By the way I have also blogged my experience as 10 examples of enum in java , let me know how do you find it.

Popular posts from this blog

JPA 2 new feature @ElementCollection explained

@ElementCollection is new annotation introduced in JPA 2.0, This will help us get rid of One-Many and Many-One shitty syntax.

Example 1: Stores list of Strings in an Entity

public class Users implements Serializable {

    private static final long serialVersionUID = 1L;
    @GeneratedValue(strategy = GenerationType.AUTO)
    private Long id;
    private List<String> certifications = new ArrayList<String>();

    public Long getId() {
        return id;

    public void setId(Long id) { = id;

    public List<String> getCertifications() {
        return certifications;

    public void setCertifications(List<String> certifications) {
        this.certifications = certifications;

        Users u = new Users();
        u.getCertifications().add("Sun Certified Java Programmer");

Generated Tables

Column --> ID
    Row             1


Validating CSV Files

What is CsvValidator ?
  A Java framework which validates any CSV files something similar to XML validation using XSD.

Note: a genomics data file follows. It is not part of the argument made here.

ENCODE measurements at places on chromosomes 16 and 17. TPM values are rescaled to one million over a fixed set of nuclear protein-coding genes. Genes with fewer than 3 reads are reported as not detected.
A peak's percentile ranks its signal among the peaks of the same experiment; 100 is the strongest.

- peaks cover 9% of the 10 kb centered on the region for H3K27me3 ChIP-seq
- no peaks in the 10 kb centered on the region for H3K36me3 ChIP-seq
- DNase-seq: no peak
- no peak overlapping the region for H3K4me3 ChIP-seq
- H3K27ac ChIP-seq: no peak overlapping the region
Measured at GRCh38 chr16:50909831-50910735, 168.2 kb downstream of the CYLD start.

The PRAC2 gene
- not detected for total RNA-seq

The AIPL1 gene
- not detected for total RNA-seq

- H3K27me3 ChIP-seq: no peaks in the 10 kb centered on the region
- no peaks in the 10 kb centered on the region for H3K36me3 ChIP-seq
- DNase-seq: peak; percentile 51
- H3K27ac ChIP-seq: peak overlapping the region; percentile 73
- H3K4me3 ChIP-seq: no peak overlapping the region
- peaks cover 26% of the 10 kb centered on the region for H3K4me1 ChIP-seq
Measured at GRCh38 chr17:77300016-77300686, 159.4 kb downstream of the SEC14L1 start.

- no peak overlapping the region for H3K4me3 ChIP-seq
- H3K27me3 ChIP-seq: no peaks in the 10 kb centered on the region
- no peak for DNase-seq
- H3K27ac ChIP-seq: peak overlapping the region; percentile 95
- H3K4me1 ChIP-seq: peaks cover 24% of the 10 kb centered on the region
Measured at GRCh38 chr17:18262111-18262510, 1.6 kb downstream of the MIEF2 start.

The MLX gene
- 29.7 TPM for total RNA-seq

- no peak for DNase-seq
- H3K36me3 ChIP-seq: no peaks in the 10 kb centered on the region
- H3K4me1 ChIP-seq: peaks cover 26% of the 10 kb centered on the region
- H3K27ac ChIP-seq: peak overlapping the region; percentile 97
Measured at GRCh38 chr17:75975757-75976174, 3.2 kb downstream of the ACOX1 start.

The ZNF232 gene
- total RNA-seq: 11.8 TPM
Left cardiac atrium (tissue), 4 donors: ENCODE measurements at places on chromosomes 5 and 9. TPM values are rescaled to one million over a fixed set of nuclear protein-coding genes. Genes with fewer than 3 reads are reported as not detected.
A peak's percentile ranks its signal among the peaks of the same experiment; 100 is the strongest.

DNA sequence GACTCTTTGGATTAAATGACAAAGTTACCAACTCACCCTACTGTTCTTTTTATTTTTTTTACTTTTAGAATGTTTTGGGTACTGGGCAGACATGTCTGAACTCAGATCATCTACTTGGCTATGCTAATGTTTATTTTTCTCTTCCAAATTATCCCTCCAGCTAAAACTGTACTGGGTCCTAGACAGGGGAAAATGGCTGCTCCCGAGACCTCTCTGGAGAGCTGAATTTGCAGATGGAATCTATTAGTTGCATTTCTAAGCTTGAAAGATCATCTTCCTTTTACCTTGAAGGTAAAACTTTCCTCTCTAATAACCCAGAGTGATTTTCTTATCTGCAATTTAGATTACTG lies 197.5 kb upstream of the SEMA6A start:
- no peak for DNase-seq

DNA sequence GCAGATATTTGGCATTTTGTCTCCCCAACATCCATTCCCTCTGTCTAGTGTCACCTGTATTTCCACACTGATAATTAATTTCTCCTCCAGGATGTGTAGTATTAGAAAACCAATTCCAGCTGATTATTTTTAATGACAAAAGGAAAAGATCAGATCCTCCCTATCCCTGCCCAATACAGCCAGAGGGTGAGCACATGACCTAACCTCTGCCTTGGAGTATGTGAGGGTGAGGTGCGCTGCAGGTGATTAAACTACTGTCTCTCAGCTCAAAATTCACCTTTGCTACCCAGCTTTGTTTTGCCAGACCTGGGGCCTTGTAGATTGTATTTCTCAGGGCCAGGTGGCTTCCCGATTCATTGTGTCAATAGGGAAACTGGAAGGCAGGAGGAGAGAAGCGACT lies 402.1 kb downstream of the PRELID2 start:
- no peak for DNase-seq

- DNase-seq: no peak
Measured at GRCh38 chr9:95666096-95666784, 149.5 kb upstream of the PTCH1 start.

Why should I use this ?
  You don't have to use this and in fact its easy to write something your own and also checkout its source code for reference.

Why did I write this ?
  Some of our projects integrate with third party application which exchanges information in CSV files so I thought of writing a generic validator which can be hooked in multiple projects or can be used by QA for integration testing.

What is the license clause ?

Are there any JUnit test cases for me checkout ?
 Yes, source

How to integrate in my existing project ?

Just add the Jar which can be downloaded from here CsvValidator.jar and you are good.

Instantiate CsvValidator constructor which takes these 3 arguements

         // filename is the the file to be validated and here is a sample         // list - defines all the fields in the above csv file ( a field has index, type, isOptional, rege…

ArrayList vs LinkedList vs HashSet Performance Comparision

ConclusionsInserting & Reading sequentially from Collection prefer LinkedList/ArrayListInserting & Reading/Deleting by Search/equals from Collection prefer HashSetInserting, ArrayList & LinkedList performs best while HashSet takes double the timeReading, HashSet performs best while ArrayList & LinkedList are marginally lessDeleting, HashSet performs 10 times better than ArrayList & ArrayList performs 4 times better than LinkedList. LinkedList is slow because of sequencial search Bottom line : unless you are not going to iterate using for(Integer i : list ) then prefer HashSet
Inserting/Reading/Deleting integer's from zero till countJDK7Collectionactioncounttime msArrayListInsert1000/1LinkedListInsert1000/1HashSetInsert1000/1ArrayListInsert100005LinkedListInsert100004HashSetInsert100007ArrayListInsert10000011LinkedListInsert10000011HashSetInsert10000021ArrayListGet/Read1000LinkedListGet/Read1000HashSetGet/Read1000ArrayListGet/Read100004LinkedListGet/Read100003Has…